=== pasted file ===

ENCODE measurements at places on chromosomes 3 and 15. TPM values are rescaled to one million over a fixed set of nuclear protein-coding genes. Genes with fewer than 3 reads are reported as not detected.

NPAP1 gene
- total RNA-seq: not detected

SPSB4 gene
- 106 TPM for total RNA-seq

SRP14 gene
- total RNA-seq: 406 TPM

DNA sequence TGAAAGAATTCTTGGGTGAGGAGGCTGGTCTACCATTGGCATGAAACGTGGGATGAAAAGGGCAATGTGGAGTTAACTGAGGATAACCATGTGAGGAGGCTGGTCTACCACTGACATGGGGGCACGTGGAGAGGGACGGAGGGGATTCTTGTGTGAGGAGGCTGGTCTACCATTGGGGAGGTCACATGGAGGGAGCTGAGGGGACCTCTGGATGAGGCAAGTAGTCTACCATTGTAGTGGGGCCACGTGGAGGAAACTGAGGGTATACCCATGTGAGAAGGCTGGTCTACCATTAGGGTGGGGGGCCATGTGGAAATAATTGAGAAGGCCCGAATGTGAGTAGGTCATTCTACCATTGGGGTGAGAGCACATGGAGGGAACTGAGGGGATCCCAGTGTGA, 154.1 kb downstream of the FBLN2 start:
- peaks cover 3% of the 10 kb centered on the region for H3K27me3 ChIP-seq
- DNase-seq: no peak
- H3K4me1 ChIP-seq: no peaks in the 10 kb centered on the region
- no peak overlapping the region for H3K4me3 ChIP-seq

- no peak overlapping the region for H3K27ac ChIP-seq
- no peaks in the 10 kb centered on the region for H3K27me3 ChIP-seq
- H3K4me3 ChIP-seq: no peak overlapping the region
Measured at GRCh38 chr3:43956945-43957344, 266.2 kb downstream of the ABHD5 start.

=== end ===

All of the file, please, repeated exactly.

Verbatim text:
ENCODE measurements at places on chromosomes 3 and 15. TPM values are rescaled to one million over a fixed set of nuclear protein-coding genes. Genes with fewer than 3 reads are reported as not detected.

NPAP1 gene
- total RNA-seq: not detected

SPSB4 gene
- 106 TPM for total RNA-seq

SRP14 gene
- total RNA-seq: 406 TPM

DNA sequence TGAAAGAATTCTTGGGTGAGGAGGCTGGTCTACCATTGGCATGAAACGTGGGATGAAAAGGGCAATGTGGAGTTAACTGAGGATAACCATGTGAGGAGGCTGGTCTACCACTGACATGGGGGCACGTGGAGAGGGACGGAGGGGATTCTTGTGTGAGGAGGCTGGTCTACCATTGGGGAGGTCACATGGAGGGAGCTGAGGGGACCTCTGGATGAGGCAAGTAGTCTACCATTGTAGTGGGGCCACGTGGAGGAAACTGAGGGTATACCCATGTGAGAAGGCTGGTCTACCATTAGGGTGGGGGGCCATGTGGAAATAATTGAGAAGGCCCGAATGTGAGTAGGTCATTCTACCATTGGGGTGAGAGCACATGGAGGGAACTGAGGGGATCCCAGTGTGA, 154.1 kb downstream of the FBLN2 start:
- peaks cover 3% of the 10 kb centered on the region for H3K27me3 ChIP-seq
- DNase-seq: no peak
- H3K4me1 ChIP-seq: no peaks in the 10 kb centered on the region
- no peak overlapping the region for H3K4me3 ChIP-seq

- no peak overlapping the region for H3K27ac ChIP-seq
- no peaks in the 10 kb centered on the region for H3K27me3 ChIP-seq
- H3K4me3 ChIP-seq: no peak overlapping the region
Measured at GRCh38 chr3:43956945-43957344, 266.2 kb downstream of the ABHD5 start.